Ashley Deihr is a partner focused on risk advisory in Baker Tilly's higher education practice.
Recent cases of admissions fraud at prestigious higher education institutions have created distressing situations for colleges and universities across the nation. As a result, admissions practices have come under fire, causing many institutions to take a hard look at what they can do to protect their admissions integrity.
The headline-grabbing abuses include allegations of fabricated student credentials, falsified test scores, and bribes to administrators, coaches and proctors. The scandals highlight practices at top institutions that were either intentionally fraudulent or, at the very least, inconsistent.
If they haven't already, institutions should proactively initiate reviews of admissions and enrollment processes to assess potential risks by taking the following five steps.
Assess key risks of existing admissions processes
When evaluating the effectiveness of admissions and enrollment controls, colleges need to consider how adverse events within the admissions process can impact its other areas of the institution. They can start with a holistic evaluation:
- Assess institutional culture: Do you have a formal process to communicate ethical values and promote integrity?
- Determine the effectiveness of personnel: Who is involved in your admissions process? Are all staff members adequately trained?
- Monitor admissions conduct and control: Do you have sufficient controls for admissions approvals? How are training and policy execution monitored?
- Identify potential risk areas: What are your greatest admissions risks? Are controls in place to mitigate or address them?
- Evaluate admissions policies: How are admissions policies established and evaluated?
- Review technological resources: What systems support enrollment management processes? How are you ensuring data integrity?
Address special circumstances and challenges for special admits
Several instances of admissions fraud involve athletics. One example includes inappropriately designating applicants as recruited athletes in order for them to gain admission. Institutions should look at how processes for special admits such as athletes and children of donors are reviewed and monitored.
To address these risks, institutions should:
- Compare institution-wide standards for general admits versus special admits.
- Assess the relationship and communication between admissions and the athletics department and coaches, including undocumented policies and procedures for coaches' involvement within the admissions office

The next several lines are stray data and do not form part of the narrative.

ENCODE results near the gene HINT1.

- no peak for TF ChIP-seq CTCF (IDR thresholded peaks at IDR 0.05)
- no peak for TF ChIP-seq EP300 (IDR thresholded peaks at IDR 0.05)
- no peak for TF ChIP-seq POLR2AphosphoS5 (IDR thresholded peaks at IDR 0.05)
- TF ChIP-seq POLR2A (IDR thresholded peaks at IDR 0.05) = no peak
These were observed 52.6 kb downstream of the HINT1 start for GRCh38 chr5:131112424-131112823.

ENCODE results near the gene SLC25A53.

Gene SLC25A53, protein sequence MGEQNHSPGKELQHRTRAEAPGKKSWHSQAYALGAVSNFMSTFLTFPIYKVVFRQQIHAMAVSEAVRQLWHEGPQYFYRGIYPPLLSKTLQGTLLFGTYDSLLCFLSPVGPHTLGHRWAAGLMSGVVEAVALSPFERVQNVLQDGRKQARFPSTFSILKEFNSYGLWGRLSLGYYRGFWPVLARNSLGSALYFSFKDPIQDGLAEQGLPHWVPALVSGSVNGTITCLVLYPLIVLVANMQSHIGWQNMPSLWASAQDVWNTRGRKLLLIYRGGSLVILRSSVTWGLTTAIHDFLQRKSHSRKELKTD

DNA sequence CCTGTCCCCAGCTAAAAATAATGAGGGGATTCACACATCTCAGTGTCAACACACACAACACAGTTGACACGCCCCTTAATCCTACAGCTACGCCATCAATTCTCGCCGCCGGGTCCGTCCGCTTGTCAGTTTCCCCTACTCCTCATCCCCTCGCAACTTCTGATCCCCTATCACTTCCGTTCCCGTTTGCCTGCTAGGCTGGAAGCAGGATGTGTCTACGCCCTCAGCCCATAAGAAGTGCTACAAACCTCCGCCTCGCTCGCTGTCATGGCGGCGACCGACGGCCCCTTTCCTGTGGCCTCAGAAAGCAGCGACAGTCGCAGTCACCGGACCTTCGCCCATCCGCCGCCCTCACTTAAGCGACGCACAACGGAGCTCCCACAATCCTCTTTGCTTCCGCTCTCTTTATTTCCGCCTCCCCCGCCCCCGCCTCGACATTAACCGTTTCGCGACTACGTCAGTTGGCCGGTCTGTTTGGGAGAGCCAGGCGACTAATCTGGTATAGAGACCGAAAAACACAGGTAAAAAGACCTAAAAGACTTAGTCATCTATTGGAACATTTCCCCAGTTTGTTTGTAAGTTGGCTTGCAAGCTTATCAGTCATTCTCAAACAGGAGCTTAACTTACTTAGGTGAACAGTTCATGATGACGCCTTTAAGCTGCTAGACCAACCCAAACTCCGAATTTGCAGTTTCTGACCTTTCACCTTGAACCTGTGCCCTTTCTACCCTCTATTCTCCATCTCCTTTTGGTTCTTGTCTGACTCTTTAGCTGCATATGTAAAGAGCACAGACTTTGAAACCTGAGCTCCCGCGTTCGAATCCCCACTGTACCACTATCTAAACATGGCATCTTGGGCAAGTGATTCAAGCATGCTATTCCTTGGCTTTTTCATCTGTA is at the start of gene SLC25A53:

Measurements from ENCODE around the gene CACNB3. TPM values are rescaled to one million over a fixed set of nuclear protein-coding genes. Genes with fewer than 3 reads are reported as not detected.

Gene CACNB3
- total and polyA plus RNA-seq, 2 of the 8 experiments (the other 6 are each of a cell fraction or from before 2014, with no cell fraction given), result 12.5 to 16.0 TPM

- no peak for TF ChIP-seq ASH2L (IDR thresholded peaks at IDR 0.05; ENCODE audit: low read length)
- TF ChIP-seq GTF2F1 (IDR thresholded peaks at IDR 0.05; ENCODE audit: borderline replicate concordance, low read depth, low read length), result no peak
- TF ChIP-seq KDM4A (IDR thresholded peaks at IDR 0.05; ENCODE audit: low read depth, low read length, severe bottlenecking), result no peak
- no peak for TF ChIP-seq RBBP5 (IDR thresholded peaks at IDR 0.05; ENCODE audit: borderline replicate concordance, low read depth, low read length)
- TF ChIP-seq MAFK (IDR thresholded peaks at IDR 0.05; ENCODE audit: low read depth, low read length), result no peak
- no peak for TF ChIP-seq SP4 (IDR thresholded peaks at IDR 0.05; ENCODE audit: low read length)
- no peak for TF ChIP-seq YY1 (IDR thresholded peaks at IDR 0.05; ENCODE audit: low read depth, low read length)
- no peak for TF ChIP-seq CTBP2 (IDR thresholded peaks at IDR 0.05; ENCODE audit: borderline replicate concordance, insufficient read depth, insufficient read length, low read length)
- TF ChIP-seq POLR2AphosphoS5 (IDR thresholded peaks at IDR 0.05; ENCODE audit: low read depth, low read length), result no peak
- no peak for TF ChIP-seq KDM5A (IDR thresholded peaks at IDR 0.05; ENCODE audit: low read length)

- Analyze data on the proportion of athletics or special admits to overall admits.
- Identify students admitted as athletes or others who are not participating in their sport or activity.
- Review the controls in place to verify a prospective athlete's or special admit's credentials prior to granting admission; consider establishing a special admissions committee.
- Use social media research to establish an athlete admit's athletic background, and address a lack of compliance regulations around verification of that status.
Determine the impact of admissions improprieties
Admissions fraud can lead to a number of inadvertent consequences, including damage to reputation and brand, alumni support, and, in some cases, applicant interest. Institutions regularly report on admissions data to external agencies, and reporting falsified data — intentionally or unintentionally — can cause reputational damage, removal from rankings and/or guidebooks and the loss of accreditation or federal funding.
Reporting errors in traditional application data has spurred investigations into financial aid application data integrity. The U.S. Department of Education has initiated and will initiate investigations to examine evidence of Title IV funding violations.
Enhance admission and enrollment management functions
Institutions can take steps to ensure admissions operations are effective in avoiding improprieties while supporting the integrity of the institution by:
- Evaluating admissions staffing levels, roles, responsibilities and decision-making authority.
- Ensuring transparency around institution-wide standards for unique student groups, such as athletes, honors students and merit scholars.
- Identifying red flags or control gaps that could threaten the integrity of the admissions process.
- Requiring continual reporting of admissions and enrollment metrics.
- Developing meaningful data analytics in support of effective and consistent decision-making.
- Seeking alignment of recruitment, admissions and enrollment decisions with strategic priorities, including fiscal viability.
Break down admissions challenges
The motives and incentives to commit fraud have been around as long as mankind, and they aren't specific to higher education. However, understanding why and how fraud occurs in an institution gives a solid foundation for making improvements. Often, a breakdown in policy or procedure coincides with a lapse in communication and controls, creating a perfect storm for fraudulent actions to go unnoticed or unreported.
Considering challenges and approaches in admissions will help stem future problems. Institutions should develop a plan that addresses:
- Lack of formalized procedures for admissions decision-making.
- Inconsistent application on how admissions criteria, such as test scores and extracurricular activities, factor into the decision-making process.
- Lack of disclosures for all students to acknowledge that the information presented with their application is accurate.
- Decentralizing of recruiting and admissions and how institutional culture can play a role.
Evaluating an institution's enrollment and admissions procedures is not an easy task, but it is critical to ensure the integrity and standards are met.